Saint Vincent has a long tradition of engagement with Chinese culture, which will continue this year with the annual Chinese New Year Party on Feb. 13. Tina Johnson, associate professor of history and director of China studies, explained the importance of the event.
“Benedictines from SVC founded Fu Jen University in Beijing in 1925. The campus was taken over and integrated into Beijing Normal University when the Chinese Communist Party came to power in 1949. Fu Jen was reestablished in Taiwan, in around 1960, I believe. . . .We still have ties with Beijing Normal and Fu Jen,” she said.
Junior management major, Kate Torisky, has continued that tradition through her own studies and on-campus engagement with the New Year celebration.
“As a sophomore last year, my classmate from Intermediate Chinese and I recited a short, traditional Chinese story together (in Chinese) on the stage. I won't be able to attend the celebration at SVC this year because I will be busy packing my bags to go to Shanghai for a semester abroad,” she said.
Torisky feels that the kind of mutual cultural appreciation fostered by the New Year celebration is vital to fostering a proper understanding of such an important neighbor on the world stage. Many students, she suggests, are rarely exposed to the nuances of a people so influential yet so far removed from their daily experience.
“I certainly feel that many American students and Americans in general don't understand China very well,” she said. “My main concern is that many people will judge China based on the country's political behavior on the world stage, rather than on the Chinese people and their culture.”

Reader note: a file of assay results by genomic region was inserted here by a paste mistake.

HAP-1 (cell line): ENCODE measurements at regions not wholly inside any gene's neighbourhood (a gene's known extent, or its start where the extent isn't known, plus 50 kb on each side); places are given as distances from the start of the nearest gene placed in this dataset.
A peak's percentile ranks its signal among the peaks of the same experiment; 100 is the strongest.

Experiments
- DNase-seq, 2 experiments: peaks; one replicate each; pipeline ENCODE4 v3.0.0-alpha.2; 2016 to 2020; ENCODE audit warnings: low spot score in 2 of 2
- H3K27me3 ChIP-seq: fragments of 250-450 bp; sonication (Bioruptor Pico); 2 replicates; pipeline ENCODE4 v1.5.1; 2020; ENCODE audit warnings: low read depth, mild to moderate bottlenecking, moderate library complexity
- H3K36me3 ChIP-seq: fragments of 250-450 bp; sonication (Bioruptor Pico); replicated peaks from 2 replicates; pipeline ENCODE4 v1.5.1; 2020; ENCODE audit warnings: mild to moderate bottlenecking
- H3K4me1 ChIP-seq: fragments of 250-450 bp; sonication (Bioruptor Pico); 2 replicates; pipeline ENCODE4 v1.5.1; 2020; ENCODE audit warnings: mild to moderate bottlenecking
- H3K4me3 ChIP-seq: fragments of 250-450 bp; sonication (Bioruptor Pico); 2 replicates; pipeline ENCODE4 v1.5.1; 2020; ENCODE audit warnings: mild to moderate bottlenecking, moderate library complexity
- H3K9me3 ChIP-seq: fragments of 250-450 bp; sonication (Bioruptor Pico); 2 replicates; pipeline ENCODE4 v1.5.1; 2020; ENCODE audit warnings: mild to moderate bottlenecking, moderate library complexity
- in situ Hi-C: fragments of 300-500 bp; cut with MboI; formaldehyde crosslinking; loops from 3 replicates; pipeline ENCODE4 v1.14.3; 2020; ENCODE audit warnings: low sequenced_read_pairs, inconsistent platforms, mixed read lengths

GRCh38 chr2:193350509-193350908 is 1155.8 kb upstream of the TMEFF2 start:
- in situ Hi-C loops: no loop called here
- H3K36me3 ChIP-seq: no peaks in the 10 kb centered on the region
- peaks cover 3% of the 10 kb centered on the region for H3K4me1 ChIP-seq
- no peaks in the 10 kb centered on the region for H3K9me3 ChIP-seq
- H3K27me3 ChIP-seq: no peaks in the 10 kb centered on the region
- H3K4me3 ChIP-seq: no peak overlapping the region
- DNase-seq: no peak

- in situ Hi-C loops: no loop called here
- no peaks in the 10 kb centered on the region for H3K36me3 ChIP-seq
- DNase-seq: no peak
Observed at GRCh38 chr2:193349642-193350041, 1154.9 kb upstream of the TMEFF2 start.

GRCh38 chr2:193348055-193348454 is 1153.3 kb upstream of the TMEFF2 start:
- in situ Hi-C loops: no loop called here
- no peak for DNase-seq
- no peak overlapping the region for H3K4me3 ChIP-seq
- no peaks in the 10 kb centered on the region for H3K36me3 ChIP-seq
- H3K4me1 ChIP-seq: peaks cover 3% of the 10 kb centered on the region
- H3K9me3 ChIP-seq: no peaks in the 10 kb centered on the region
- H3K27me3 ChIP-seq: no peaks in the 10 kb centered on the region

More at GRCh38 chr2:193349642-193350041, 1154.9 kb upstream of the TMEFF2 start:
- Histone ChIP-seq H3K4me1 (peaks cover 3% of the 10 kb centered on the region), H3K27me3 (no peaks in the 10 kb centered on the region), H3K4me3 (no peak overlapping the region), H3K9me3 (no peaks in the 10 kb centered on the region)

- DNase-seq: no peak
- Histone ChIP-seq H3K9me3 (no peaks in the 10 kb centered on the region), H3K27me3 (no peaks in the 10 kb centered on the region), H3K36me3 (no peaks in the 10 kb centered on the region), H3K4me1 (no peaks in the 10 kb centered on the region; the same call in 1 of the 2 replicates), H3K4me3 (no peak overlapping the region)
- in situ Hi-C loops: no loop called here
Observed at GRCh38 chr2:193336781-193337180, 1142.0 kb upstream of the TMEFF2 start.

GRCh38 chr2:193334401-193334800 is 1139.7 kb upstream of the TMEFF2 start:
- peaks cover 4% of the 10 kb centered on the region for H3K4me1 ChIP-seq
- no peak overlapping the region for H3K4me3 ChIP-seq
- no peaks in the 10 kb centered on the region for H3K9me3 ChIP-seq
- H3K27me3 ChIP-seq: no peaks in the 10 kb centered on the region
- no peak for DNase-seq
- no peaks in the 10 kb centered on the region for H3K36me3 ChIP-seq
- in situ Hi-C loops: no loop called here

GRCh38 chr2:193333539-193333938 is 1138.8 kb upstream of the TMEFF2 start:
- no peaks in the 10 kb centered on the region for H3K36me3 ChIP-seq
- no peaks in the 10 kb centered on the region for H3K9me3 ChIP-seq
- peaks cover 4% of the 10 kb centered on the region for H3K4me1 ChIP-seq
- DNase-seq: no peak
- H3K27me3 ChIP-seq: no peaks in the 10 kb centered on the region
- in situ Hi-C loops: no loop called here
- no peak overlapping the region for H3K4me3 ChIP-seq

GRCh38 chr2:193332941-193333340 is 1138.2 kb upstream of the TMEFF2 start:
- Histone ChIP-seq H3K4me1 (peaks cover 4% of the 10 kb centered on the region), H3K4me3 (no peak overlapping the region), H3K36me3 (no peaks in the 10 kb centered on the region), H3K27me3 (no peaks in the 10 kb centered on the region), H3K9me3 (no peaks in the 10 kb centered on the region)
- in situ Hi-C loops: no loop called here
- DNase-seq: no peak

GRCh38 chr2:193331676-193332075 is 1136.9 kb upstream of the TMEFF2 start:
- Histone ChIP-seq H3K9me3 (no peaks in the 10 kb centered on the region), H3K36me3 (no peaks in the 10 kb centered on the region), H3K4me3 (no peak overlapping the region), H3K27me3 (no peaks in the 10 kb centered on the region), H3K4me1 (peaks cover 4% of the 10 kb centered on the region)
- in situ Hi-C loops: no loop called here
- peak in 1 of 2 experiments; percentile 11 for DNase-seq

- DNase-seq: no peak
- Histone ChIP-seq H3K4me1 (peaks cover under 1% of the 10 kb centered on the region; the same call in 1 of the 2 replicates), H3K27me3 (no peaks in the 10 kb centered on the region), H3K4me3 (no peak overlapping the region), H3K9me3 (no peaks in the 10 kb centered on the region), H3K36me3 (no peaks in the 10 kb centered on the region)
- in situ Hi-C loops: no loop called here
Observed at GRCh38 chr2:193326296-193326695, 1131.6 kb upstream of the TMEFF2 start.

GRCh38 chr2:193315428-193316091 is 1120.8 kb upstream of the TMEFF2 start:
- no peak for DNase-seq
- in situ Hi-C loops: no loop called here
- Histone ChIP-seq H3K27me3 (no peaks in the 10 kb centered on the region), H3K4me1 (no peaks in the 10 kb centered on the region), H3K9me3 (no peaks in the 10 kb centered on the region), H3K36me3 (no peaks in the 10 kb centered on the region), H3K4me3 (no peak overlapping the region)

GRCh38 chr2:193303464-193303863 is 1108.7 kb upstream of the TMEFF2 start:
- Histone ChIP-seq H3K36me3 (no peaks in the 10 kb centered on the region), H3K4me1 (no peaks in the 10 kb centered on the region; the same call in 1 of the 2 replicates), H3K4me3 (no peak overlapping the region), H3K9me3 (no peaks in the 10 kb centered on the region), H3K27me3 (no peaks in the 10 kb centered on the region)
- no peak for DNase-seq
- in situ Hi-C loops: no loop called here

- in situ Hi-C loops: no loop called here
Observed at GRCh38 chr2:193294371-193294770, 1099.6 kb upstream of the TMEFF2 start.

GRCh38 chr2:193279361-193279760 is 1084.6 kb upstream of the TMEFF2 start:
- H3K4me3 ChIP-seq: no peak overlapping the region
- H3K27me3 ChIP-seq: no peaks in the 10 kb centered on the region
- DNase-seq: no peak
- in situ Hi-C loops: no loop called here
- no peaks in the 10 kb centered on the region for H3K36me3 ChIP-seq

She did her part to foster that personal knowledge by hosting a Chinese exchange student from Shanghai University of Finance and Economics last semester.
“I got to know my roommate, Judy, as an individual and learned about her personal interests and found that I could relate to her despite us being from two different halves of the globe,” she said.
Saint Vincent offers the resources for others to do the same, she explained.
“SVC offers classes about China's history and language, an amazing annual mission trip to China and Taiwan, an international student exchange program between our McKenna School and S.U.F.E in Shanghai, and, of course, the Chinese New Year celebration,” Torisky said.
In the Chinese lunar calendar, the year of the dog begins Feb. 16. The New Year celebration is a major event at Saint Vincent which Johnson has helped to organize since 2005.
“It’s large because we have the James and Margaret Tseng Loe China Studies Center and the University of Pittsburgh Confucius Classroom at Saint Vincent College. The Confucius Classroom manages eight Chinese language and culture teachers that instruct over 1000 K-16 students in the region. The Loe China Studies Center supports Chinese culture learning in the region,” she said.
The China Studies Center and Confucius Classroom are sponsoring the event. Many of the students in local schools impacted by the center will be participating in the festivities. The event will open with a performance from 5:30 to 6:30 p.m. in the Carey center, in which those students (and their teachers) will present a wide variety of Chinese songs, dances and poetry.
A Chinese Buffet will follow from 6:30 to 8:00 p.m. in the Carey Center lounge, and Chinese crafts and cultural activities, available in the same lounge from 6:30 until 8:00, will cap off the evening.
The New Year Celebration is free and open to the public.
Photo: SVC Flickr